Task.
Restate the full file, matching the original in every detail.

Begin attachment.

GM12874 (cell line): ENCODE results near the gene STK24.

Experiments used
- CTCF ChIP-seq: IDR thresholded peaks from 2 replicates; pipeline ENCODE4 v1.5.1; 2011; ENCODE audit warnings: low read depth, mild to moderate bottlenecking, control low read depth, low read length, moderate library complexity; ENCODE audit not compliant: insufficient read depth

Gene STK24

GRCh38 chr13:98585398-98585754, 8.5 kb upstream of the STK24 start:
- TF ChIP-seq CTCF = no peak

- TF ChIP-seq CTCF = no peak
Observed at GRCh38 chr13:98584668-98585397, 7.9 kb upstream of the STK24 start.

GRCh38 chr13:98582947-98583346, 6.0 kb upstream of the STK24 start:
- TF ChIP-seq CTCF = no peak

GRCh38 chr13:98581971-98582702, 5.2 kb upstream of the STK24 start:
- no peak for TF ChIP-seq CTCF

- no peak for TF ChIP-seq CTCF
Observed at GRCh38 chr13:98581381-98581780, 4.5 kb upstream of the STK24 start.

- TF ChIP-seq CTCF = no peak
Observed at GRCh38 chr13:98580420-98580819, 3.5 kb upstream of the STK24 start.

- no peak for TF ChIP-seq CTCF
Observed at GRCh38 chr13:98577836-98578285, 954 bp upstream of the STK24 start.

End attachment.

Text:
GM12874 (cell line): ENCODE results near the gene STK24.

Experiments used
- CTCF ChIP-seq: IDR thresholded peaks from 2 replicates; pipeline ENCODE4 v1.5.1; 2011; ENCODE audit warnings: low read depth, mild to moderate bottlenecking, control low read depth, low read length, moderate library complexity; ENCODE audit not compliant: insufficient read depth

Gene STK24

GRCh38 chr13:98585398-98585754, 8.5 kb upstream of the STK24 start:
- TF ChIP-seq CTCF = no peak

- TF ChIP-seq CTCF = no peak
Observed at GRCh38 chr13:98584668-98585397, 7.9 kb upstream of the STK24 start.

GRCh38 chr13:98582947-98583346, 6.0 kb upstream of the STK24 start:
- TF ChIP-seq CTCF = no peak

GRCh38 chr13:98581971-98582702, 5.2 kb upstream of the STK24 start:
- no peak for TF ChIP-seq CTCF

- no peak for TF ChIP-seq CTCF
Observed at GRCh38 chr13:98581381-98581780, 4.5 kb upstream of the STK24 start.

- TF ChIP-seq CTCF = no peak
Observed at GRCh38 chr13:98580420-98580819, 3.5 kb upstream of the STK24 start.

- no peak for TF ChIP-seq CTCF
Observed at GRCh38 chr13:98577836-98578285, 954 bp upstream of the STK24 start.